Filipinos Made This Plastic-Free Cup From Pineapple Leaves

The paper can be in direct contact with food, helps lessen agricultural waste, and provides more livelihood to farmers.
pinyapel products plastic free
Pinyapel cup and cup holder made out of pineapple leaves. Photo courtesy of DCP.

That paper cup you got during your last drive-thru? Yeah, it has plastic too. While the movement against plastic is stronger than ever, not many are aware that much of the paper packaging popularly used today still have a plastic lining, which means it’s not actually biodegradable.

The plastic is added to make paper water-resistant but, obviously, doing so defeats the purpose of using paper packaging in the first place.


This is especially dangerous because I'm sure many people, including myself, buy into anything marketed as “eco-friendly” and “sustainable,” without doing proper research.


Pinyapel gift bags and paper cups made out of pineapple leaves. Photo courtesy of DCP.

Enter Pinyapel, a new product created by material researchers in the Philippines who teamed up to solve that very problem. They produced containers that are 100 percent paper through a process that does not require taking down any trees. Their material of choice? Pineapple leaves.

“Pinyapel,” is a fun portmanteau of the Filipino words pinya (pineapple) and papel (paper). For this, the group became a Wood Pencil Awardee in last month’s D&AD Future Impact Awards in New York City, an annual event that recognizes world-changing projects.

The cups, bags, and paper sheets, are striking for their minimalist aesthetic but, much like with other things, it’s what’s on the inside that counts. The paper can be in direct contact with food, making them a viable alternative for food packaging. They also decompose faster than other paper products. According to tests by the Design Center of the Philippines (DCP), Pinyapel reached 55.32 percent mass loss in four weeks, much higher than the 21.33 percent mass loss in commercial paper bags.

This innovation was created by members of private and public organizations including the DCP, an agency affiliated with the Philippines’ Department of Trade and Industry, Cagayan de Oro Handmade Paper, Nature’s Fresh, and Ideatechs Packaging Corporation.


CDO Handmade Paper Crafts founder Lolita "Luchi" Cabanlet was the one who thought of using pineapple leaves before collaborating with the DCP, which focused on the research and development of products with the goal of putting the country on the international map.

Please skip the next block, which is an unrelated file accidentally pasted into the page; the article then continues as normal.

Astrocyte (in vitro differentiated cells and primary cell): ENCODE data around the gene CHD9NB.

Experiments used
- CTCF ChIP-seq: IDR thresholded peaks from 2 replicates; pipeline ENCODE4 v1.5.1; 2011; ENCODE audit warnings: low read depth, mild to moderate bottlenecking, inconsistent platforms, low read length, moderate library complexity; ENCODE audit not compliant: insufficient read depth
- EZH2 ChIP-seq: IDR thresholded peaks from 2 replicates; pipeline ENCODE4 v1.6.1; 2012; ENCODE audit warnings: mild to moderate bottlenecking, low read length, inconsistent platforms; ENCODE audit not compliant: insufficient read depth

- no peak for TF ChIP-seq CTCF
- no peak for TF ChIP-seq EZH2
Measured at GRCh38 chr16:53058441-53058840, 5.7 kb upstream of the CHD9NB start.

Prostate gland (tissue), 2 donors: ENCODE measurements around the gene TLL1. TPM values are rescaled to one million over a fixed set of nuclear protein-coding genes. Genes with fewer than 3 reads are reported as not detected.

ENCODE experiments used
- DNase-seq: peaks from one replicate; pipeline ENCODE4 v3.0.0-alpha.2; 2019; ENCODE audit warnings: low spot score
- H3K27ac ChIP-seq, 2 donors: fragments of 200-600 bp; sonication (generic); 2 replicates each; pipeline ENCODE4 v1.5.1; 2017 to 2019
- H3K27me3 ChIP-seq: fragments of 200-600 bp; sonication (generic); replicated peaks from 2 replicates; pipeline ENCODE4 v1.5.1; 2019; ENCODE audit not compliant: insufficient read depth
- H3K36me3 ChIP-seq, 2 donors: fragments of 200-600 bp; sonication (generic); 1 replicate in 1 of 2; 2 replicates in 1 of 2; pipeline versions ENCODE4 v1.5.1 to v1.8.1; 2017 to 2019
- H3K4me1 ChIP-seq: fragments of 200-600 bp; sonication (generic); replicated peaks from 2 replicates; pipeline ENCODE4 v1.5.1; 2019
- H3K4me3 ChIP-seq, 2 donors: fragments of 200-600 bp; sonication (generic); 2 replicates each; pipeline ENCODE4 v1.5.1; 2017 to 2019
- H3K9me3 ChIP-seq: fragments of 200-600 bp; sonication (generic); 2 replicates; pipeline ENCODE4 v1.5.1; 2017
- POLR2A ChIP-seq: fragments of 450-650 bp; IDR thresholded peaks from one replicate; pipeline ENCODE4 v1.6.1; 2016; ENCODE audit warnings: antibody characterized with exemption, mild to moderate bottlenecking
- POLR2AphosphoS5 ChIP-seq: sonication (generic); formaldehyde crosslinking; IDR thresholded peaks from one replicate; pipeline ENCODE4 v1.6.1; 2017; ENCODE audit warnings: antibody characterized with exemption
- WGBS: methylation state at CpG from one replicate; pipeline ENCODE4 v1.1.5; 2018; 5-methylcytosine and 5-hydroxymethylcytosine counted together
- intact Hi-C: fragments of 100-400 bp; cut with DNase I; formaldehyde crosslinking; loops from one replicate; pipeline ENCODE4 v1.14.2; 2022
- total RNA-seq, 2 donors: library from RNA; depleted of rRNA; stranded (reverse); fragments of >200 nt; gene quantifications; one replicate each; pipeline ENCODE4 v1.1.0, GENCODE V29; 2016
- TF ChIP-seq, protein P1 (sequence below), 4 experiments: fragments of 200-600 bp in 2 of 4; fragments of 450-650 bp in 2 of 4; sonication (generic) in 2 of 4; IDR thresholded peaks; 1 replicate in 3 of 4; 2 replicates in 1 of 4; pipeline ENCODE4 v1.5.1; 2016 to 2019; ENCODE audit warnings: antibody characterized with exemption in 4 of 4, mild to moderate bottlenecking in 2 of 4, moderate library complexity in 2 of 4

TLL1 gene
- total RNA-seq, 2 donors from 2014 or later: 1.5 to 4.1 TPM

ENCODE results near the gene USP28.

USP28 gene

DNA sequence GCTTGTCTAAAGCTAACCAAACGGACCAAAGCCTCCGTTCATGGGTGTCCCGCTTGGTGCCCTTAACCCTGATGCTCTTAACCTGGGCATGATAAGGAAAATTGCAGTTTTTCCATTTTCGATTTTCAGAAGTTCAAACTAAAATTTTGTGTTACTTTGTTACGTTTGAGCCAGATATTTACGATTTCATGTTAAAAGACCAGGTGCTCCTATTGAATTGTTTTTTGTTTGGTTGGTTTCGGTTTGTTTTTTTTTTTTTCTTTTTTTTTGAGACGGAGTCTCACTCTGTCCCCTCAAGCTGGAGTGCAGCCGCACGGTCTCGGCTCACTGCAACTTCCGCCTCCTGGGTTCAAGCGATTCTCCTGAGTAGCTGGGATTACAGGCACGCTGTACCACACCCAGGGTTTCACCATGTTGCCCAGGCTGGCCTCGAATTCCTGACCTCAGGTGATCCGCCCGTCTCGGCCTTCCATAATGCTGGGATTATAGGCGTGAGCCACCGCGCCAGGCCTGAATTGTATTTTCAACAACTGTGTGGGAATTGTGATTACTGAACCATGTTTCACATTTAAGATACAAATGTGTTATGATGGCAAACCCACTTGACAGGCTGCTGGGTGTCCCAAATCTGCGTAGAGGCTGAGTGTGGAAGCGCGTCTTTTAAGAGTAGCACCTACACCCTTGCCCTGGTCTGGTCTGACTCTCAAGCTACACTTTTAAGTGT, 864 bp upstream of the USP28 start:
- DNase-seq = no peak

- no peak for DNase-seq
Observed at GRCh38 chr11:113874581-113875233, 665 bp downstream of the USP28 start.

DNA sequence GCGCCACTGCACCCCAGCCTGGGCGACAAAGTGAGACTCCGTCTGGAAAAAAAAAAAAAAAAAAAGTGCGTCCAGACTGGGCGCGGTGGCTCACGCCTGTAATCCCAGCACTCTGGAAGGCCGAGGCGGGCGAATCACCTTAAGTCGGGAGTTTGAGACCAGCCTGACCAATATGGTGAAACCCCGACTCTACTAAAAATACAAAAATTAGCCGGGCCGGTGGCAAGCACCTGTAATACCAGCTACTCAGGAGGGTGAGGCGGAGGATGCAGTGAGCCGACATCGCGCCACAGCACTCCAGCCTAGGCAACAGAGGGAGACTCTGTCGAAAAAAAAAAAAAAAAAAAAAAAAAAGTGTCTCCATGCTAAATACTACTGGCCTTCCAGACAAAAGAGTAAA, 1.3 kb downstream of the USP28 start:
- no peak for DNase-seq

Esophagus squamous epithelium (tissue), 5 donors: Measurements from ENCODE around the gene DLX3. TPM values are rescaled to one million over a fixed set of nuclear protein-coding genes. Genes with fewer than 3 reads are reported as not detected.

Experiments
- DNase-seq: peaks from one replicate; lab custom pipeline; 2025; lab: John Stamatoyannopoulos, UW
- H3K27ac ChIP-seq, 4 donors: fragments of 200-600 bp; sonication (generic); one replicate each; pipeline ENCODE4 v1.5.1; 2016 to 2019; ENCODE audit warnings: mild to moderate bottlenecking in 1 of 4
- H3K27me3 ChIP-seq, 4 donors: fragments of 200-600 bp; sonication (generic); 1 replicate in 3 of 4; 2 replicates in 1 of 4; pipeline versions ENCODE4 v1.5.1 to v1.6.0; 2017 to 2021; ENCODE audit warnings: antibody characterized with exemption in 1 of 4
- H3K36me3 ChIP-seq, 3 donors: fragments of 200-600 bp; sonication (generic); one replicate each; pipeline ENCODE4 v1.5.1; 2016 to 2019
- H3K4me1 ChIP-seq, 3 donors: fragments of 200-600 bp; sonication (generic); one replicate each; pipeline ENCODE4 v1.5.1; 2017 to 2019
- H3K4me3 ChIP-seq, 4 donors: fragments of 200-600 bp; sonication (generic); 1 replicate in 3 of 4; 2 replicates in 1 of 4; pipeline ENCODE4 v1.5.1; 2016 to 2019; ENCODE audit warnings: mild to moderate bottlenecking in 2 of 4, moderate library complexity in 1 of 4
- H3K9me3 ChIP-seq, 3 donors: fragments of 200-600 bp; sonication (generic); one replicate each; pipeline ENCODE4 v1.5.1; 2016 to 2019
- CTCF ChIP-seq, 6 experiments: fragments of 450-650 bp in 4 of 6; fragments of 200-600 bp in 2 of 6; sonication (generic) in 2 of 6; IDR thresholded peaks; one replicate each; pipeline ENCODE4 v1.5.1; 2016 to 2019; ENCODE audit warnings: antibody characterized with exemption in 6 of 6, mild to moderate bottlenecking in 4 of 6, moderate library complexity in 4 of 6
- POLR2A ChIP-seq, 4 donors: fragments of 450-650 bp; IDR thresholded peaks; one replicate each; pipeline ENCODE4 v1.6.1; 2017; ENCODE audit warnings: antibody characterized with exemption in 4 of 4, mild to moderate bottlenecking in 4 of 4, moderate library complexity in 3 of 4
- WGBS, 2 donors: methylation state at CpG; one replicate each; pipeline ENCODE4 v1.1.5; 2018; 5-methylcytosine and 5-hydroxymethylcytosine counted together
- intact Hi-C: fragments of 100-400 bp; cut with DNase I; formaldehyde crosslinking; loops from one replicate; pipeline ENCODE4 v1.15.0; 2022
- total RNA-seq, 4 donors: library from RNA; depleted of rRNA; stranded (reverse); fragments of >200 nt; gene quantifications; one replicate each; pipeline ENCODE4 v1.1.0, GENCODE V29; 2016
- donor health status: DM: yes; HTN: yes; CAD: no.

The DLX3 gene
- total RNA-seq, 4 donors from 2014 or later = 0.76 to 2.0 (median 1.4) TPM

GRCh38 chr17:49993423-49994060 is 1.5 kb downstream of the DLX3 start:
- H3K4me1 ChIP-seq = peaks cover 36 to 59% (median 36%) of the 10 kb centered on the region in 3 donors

pinyapel 2

Pinyapel sheet made out of pineapple leaves. Photo courtesy of DCP.

They then tapped Nature's Fresh, a leading supplier of pineapple products, to source discarded pineapple leaves from the company's pineapple farm. From there, Ideatechs Packaging Corp. transformed pineapple sheets into these sustainable packaging products.

Apart from the packaging, CDO Handmade Paper Crafts has also used Pinyapel in some of the decor they make, like stylish light fixtures.

“The ambition of the Pinyapel is to replace the takeaway/take-out food containers and have Pinyapel be part of the compost bin that can be used to re-fertilize the soil and make it richer, so instead of traditional linear economy of taking out from the earth, we are able to give back to the earth and make it richer and healthier, making as responsible stewards of the earth for future generations,” DCP Executive Director Maria Rita O. Matute told VICE.

Apart from creating a plastic alternative, the invention has also helped lessen agricultural waste and has, in turn, given pineapple farmers more livelihood.


Pinyapel sheets made out of pineapple leaves. Photo courtesy of DCP.

Pinyapel prototypes have been showcased in events around the world, but it would be a great step forward for the planet if establishments would start using them already.

Packaging continues to be a major source of plastic pollution, making this innovation all the more important. According to the United Nations, only 9 percent of the world’s plastic waste is actually recycled. This means that the rest are either incinerated, or end up in landfills, in the ocean, or our surroundings.

Sign up for our new Climate Coverage Now newsletter, in which we’ll bring together all of our best climate stories on a bi-weekly basis.

Find Lia on Instagram and Twitter.